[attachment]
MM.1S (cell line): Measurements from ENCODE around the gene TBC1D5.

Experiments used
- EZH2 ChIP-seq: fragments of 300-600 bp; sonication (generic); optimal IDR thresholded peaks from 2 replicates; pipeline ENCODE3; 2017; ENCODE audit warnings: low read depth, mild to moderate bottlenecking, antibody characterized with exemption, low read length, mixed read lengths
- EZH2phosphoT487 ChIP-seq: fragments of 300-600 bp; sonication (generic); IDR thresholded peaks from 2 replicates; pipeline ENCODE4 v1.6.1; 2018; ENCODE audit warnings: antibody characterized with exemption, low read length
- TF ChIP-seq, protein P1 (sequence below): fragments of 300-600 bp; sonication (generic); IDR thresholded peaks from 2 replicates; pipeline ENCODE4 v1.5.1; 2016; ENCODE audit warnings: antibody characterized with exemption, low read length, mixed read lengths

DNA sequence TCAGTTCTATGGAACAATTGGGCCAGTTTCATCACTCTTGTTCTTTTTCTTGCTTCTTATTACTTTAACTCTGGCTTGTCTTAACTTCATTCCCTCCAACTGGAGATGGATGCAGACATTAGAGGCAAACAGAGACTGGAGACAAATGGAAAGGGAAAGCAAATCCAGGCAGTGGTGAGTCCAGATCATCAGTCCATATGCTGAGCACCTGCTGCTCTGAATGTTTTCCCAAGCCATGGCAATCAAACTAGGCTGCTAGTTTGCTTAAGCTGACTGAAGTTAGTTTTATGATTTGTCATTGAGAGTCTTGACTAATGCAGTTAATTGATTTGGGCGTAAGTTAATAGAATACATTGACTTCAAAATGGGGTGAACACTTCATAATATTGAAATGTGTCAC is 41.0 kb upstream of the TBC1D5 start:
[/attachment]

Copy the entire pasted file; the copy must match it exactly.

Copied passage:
MM.1S (cell line): Measurements from ENCODE around the gene TBC1D5.

Experiments used
- EZH2 ChIP-seq: fragments of 300-600 bp; sonication (generic); optimal IDR thresholded peaks from 2 replicates; pipeline ENCODE3; 2017; ENCODE audit warnings: low read depth, mild to moderate bottlenecking, antibody characterized with exemption, low read length, mixed read lengths
- EZH2phosphoT487 ChIP-seq: fragments of 300-600 bp; sonication (generic); IDR thresholded peaks from 2 replicates; pipeline ENCODE4 v1.6.1; 2018; ENCODE audit warnings: antibody characterized with exemption, low read length
- TF ChIP-seq, protein P1 (sequence below): fragments of 300-600 bp; sonication (generic); IDR thresholded peaks from 2 replicates; pipeline ENCODE4 v1.5.1; 2016; ENCODE audit warnings: antibody characterized with exemption, low read length, mixed read lengths

DNA sequence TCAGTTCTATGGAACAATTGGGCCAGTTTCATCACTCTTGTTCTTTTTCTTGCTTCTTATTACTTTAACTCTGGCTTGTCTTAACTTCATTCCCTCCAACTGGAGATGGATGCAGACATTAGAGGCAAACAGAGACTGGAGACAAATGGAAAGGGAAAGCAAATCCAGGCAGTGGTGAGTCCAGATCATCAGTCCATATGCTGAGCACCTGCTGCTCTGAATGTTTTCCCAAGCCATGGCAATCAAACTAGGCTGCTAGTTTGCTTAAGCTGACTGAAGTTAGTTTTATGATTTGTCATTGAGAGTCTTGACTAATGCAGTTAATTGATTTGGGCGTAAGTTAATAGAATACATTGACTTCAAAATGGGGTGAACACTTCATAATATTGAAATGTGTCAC is 41.0 kb upstream of the TBC1D5 start: